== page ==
You can use questions in a number of ways. You can use them to get feedback. To test the waters for your ideas. To have some fun.

When we were releasing our podcast we asked our social audiences to choose their favorite cover design. It was helpful for us and fun for them. And it got people involved in a way that a link to someone else’s blog or content could not.

People love to be heard and to share things about themselves. That’s why every time a question circulates on Facebook like “list your ten favorite books” you see it repeated again and again and again and everyone tags all their friends and keeps it going.

Ask people their favorite/least favorite, best/worst and you’re bound to get a response. Crafting a good, engaging question is a bit of an art, so don’t get discouraged if you don’t see a thousand replies out of the gate. Test, try and figure out what does engage your audience.

That’s what social networking is about anyway!

Talk To People

This is the very definition of “being social”.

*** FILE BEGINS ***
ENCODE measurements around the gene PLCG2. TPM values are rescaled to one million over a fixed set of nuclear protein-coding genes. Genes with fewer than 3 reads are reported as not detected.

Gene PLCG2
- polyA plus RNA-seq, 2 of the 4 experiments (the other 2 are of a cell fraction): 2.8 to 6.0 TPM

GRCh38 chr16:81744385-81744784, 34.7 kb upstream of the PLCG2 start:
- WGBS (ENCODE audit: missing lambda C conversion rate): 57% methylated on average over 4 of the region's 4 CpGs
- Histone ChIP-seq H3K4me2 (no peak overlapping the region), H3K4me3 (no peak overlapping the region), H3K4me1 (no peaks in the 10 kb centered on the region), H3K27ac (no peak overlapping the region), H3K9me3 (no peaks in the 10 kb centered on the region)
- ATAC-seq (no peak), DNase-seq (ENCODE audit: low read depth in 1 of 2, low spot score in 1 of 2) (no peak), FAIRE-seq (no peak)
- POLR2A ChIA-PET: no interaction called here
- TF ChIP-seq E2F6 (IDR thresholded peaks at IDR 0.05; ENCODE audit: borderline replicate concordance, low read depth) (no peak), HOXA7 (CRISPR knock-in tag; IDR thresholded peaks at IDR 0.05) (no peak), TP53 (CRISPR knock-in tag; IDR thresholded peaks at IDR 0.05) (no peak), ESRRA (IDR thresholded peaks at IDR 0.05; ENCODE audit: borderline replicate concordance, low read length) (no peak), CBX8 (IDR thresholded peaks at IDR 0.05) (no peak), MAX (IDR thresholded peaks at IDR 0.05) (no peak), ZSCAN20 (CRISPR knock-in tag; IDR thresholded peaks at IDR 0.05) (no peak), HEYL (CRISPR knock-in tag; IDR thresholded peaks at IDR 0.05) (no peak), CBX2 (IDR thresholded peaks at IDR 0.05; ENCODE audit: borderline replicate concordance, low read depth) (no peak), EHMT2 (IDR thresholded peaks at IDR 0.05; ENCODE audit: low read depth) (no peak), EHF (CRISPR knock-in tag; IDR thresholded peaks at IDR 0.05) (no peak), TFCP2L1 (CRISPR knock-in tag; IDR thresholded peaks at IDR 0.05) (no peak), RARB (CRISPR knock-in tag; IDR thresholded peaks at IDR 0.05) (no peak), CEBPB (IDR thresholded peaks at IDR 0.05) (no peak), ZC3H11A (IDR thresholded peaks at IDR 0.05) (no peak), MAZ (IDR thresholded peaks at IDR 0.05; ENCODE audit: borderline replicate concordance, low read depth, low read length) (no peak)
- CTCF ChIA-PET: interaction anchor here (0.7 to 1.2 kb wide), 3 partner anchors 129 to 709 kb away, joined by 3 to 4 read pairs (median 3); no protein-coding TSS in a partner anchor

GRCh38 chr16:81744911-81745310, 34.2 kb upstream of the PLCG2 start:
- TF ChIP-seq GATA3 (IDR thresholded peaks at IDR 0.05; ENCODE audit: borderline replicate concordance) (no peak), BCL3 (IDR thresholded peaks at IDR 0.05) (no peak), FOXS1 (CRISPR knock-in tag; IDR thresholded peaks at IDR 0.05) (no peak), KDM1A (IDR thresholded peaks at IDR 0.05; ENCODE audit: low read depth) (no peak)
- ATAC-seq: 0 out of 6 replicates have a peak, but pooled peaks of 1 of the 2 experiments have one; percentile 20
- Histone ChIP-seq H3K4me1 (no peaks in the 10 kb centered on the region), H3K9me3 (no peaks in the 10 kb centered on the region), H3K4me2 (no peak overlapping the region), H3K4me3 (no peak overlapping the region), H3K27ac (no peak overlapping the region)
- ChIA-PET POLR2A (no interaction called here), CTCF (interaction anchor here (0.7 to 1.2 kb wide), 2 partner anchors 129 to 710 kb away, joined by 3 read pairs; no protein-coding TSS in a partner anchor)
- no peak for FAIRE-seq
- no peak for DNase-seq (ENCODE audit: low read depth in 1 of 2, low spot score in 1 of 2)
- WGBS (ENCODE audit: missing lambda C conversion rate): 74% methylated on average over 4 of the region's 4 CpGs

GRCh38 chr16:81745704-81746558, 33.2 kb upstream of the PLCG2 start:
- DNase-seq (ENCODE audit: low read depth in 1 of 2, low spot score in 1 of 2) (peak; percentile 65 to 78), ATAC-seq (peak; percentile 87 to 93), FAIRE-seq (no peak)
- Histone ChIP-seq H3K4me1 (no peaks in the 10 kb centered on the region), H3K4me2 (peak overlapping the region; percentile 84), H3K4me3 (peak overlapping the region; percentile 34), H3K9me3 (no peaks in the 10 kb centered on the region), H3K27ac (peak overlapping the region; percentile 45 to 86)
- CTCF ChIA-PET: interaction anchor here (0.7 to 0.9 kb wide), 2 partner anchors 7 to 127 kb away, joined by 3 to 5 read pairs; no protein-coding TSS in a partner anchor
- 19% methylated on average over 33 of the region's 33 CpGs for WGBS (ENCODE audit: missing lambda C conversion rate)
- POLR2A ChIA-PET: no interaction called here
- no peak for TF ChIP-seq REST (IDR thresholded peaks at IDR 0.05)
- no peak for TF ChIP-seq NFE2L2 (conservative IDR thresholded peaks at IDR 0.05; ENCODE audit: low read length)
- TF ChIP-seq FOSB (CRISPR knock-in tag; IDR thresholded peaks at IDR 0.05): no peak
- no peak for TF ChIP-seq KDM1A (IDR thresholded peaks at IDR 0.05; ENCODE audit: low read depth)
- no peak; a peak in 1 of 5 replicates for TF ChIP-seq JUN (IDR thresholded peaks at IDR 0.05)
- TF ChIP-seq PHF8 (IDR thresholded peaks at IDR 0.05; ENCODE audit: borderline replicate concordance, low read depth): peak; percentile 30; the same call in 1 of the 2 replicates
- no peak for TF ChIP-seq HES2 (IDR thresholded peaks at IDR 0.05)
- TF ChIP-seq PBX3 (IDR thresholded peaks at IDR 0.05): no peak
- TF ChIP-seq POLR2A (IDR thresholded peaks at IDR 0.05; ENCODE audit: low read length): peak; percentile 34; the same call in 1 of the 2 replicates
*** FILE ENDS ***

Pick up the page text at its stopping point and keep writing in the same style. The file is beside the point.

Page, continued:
When you talk to people you don’t have to curate content. You don’t even have to create content. It’s not self-promotional. And if you do it with genuine intent then it’s how the human race has been getting to know each other since before the invention of fire.

Respond to the their questions. Comment on their content. Mention something of interest to them, ask a question, start a conversation. Teenagers have been doing it at parties for generations. Figure out how to be a teenager again and join the party.

Where This Can Work

Granted, there are certain limitations to how you can execute these on different social networks.

On Facebook, for example, you can ask your customers to tag themselves in photos but you (as a business page) can’t do it for them. Don’t let that stop you! Get your customers involved.

Think outside the box a little and you can engage with other business pages – as your page.

Pinterest is great for photos. You can even create group boards where you can have your customers pin right along with you.

If you want to talk to or mention someone directly, Twitter is a great option. Not only can you @ mention someone but that conversation is then available in your public stream for everyone to see so that it’s very obvious that you’re actually present and engaging.